Monday, May 27, 2013

What I Love About Autism

I used to wonder, long for the time when Ethan would open up his mind a crack and let us know what's going on in there, let us know how he sees things.

More and more, we see that happening.

The other evening, upstairs in his room, he announced: "Do you know what I was doing last night looking out the window?" This would mean after we had put him to bed, when it was still light in the almost-summer sky and he couldn't yet sleep.

"I was watching the cars go by." On our relatively busy street, there are nearly always cars to watch before 9 p.m. and after 7 in the morning.

"When the cars go by coming from THAT way" -- he pointed to the right, or south -- "they make a light flash on Mr. John's light." His eyes were glowing with excitement.

I tried to understand what he meant. The house next door ("Mr. John's and Ms. Ann's") is really close to Ethan' bedroom window. I'd say just 20 feet or so. It's very easy for him to look out and into their dining room window, and at their front door and the two exterior, lamppost-style lights to the right and left of it.

"What do you mean?" I asked Ethan, trying to "get it."

"Watch!" he said breathlessly. He peered down the street, following the car approaching with laser-like focus. "Here it comes..." the car whooshed by. I didn't see a thing, except the car's headlights.

"Ha! Did you see it?!" he exclaimed.

"See what?"

"The light! The light the car lights made on Mr. John's light!"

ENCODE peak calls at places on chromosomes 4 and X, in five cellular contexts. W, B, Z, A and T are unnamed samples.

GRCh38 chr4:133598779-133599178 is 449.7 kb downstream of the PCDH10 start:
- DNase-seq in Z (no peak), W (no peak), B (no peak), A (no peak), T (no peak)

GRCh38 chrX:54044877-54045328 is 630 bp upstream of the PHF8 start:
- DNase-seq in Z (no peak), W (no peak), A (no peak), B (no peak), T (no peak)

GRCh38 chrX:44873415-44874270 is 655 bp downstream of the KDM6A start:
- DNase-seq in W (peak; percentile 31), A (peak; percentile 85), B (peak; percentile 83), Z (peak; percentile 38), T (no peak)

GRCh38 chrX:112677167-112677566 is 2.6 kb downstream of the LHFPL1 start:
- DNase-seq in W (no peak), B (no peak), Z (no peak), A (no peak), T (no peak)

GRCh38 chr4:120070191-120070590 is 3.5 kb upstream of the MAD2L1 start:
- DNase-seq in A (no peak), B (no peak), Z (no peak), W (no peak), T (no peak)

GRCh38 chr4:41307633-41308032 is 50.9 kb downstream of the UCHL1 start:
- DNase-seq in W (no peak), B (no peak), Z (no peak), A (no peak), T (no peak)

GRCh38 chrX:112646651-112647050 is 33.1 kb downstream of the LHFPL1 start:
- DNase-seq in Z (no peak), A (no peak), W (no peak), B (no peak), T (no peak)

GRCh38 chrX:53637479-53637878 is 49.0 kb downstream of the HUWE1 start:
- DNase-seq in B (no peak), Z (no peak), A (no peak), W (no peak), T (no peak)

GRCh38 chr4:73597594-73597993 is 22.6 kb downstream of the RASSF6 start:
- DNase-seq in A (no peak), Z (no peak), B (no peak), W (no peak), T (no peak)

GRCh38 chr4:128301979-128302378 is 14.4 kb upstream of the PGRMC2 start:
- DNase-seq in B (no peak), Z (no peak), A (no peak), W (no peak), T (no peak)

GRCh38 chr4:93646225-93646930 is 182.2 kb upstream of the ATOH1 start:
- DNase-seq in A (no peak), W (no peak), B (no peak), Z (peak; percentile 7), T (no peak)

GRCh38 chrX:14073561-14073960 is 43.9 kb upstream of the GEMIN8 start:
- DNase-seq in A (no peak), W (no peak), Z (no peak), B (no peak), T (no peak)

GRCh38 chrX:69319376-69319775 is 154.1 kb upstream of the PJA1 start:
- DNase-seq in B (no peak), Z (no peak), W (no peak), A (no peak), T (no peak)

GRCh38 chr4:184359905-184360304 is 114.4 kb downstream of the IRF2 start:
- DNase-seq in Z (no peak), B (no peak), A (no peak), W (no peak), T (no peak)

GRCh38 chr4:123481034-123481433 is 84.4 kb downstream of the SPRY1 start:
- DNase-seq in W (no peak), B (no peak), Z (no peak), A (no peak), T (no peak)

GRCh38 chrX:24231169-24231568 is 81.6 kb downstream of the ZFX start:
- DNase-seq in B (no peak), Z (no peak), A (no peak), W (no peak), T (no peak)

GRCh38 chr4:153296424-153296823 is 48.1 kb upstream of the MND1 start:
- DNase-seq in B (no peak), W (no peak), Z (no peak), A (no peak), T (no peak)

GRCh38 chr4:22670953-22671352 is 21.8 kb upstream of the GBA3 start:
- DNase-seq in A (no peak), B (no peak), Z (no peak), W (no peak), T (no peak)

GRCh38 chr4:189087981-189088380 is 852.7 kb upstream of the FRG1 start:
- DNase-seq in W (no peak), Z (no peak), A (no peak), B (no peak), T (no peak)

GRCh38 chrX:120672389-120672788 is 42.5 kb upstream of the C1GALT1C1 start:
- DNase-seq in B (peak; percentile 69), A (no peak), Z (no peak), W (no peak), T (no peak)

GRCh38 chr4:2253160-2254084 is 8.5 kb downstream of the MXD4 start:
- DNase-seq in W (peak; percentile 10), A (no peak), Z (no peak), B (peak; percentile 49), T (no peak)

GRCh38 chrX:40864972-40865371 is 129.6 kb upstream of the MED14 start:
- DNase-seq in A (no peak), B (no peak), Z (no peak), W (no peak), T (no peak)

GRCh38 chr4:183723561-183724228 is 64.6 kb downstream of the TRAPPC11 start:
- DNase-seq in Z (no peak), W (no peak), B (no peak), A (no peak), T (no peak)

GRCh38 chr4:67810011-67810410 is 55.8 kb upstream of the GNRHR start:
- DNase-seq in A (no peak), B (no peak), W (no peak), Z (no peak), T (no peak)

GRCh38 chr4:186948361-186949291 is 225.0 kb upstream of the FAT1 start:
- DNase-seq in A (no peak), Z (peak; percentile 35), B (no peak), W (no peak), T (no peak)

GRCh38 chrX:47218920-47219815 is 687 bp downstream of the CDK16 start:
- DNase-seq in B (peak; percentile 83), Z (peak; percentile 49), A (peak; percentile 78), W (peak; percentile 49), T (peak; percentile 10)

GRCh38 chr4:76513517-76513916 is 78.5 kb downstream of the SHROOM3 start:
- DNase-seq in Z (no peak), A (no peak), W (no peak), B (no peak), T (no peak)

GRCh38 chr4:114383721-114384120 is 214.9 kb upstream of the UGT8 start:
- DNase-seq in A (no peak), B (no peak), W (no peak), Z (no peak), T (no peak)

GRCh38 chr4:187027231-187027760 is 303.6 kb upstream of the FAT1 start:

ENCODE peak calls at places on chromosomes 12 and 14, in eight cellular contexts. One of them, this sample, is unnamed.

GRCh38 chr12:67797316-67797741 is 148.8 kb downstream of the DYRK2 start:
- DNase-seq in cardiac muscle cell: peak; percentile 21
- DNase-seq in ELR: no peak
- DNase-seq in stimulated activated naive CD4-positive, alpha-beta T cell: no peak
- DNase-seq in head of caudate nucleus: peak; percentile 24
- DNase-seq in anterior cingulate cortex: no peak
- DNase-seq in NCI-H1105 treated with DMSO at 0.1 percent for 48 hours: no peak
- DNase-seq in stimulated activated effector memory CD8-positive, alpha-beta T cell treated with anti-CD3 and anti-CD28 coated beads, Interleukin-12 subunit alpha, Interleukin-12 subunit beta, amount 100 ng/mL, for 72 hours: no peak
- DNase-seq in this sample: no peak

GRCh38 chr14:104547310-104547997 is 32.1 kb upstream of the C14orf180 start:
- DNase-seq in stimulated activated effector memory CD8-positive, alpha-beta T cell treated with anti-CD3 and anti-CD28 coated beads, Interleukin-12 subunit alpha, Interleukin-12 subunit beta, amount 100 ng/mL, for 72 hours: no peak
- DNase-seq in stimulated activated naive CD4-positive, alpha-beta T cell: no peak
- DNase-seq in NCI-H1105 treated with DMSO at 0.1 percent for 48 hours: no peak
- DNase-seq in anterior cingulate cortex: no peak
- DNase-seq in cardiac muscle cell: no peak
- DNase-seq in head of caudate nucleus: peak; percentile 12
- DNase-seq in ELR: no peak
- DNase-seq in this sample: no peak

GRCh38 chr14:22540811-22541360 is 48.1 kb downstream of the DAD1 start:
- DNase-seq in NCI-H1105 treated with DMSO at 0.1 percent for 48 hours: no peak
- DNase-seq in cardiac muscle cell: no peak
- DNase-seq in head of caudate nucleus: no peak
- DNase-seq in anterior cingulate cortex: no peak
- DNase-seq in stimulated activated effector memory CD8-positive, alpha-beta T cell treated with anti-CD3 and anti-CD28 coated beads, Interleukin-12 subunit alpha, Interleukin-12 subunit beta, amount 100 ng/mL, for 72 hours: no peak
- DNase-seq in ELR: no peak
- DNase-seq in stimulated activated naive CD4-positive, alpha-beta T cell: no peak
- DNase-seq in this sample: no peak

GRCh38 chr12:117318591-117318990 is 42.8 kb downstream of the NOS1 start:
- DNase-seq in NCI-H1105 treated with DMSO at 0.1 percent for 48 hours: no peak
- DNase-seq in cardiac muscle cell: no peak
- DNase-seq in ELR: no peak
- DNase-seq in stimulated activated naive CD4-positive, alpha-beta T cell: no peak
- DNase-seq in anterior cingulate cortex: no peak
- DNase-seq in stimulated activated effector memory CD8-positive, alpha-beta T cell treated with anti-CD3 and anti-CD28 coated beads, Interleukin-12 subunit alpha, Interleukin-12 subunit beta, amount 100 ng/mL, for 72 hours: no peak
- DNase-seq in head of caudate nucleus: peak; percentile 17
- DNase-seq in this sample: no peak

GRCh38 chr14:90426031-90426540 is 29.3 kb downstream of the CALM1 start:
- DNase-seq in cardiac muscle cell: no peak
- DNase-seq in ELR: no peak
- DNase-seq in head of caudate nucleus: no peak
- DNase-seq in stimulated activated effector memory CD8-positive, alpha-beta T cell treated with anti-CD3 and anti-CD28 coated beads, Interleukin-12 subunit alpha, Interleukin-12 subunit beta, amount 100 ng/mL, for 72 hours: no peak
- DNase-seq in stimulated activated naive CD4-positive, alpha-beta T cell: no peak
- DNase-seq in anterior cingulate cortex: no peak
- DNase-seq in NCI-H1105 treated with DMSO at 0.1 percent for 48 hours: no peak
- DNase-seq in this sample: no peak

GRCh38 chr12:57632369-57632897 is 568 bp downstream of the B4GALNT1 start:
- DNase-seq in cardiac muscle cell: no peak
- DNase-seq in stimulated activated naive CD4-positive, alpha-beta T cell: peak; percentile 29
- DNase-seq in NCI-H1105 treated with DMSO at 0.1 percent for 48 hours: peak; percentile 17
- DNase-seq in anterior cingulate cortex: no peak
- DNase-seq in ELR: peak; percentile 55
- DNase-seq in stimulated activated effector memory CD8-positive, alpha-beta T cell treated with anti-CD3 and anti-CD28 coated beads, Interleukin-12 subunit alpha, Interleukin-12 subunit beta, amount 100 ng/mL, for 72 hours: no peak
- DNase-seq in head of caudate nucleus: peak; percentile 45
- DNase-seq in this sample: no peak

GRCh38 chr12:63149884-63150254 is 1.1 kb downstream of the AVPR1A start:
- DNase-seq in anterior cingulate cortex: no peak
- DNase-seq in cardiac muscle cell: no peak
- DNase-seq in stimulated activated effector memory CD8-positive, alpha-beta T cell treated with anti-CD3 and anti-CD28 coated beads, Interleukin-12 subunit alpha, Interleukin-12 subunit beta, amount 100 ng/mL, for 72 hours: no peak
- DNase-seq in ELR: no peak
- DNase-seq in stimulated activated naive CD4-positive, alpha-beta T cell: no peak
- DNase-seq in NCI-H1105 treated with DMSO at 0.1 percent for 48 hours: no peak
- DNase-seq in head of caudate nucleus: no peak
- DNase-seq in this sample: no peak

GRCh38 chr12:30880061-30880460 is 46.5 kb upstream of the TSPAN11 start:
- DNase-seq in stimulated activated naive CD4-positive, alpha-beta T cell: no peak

Another car went by. I stared and stared. "There it is again!" he shouted happily.

"Which light?" I asked. "I don't see anything."

"It's this one," he said, pointing to the exterior lamp closer to us. "It only happens for a second."

I tried again, squinting my eyes to see as another car went by.

"Mama, you have to see it!"

"I'm trying," I sighed. I kept my eyes as wide open as I could. I figured I was blinking and missing it. We waited, and another car made its way by. I saw the headlights. I heard the car pass as I stared at the exterior right-hand lamp affixed to the house next door. And then I saw it. A brief, mili-second flash; the split-second reflection as the rays from the headlamps streamed through the air and were refracted off the glass (or something like that; science was never my strong point).

Finally, I saw.

"There it is!" I yelled. Ethan's grin was wide. "You saw it?"

"Yes!" I answered. "So THAT'S what you meant."

"Yes!" he replied joyously. "I like that light." He paused and waited for another car. "There it goes!" Flash.

I thought of Ethan as a baby, staring out the window and watching Mr. John turn off his lights. "Ite!' he would call.

I thought of the dreams he can now tell us about, that have involved buttons and timers and pipes and tunnels and storm drains. These are the things he loves.

I thought of him standing there, watching with an intensity most of us can only dream of, capturing a detail the majority of us would most surely miss: that brief flash of reflecting light as the cars go by. Something in him sees that as beautiful.

I wondered how many other small wonders are out there just waiting for us typical people to discover, to joy in...shadows thrown on walls and water spouting from fountains and the dance of a leaf drifting to the ground. There are little miracles all around us. Some of us just see them a little bit more clearly.

This is what I love about autism.


Unknown said...

What a neat thing that Ethan noticed! I went to a restaurant the other night with Joe and he said something similar about a spinning globe. At the time we all kind of laughed and thought he was just stimming, but maybe he was seeing something beautiful that we were all missing. Definitely food for thought!

Anna the Flutist said...

I notice lots of things like shapes in the clouds, symbols, archetypes, images, and I'm a deep thinker.

Limefreckle said...

I love this post! I often wish I could see out of my sons eyes for a day I'm sure he sees the world completely differently than we all do! You did a great job of capturing how wonderful that is!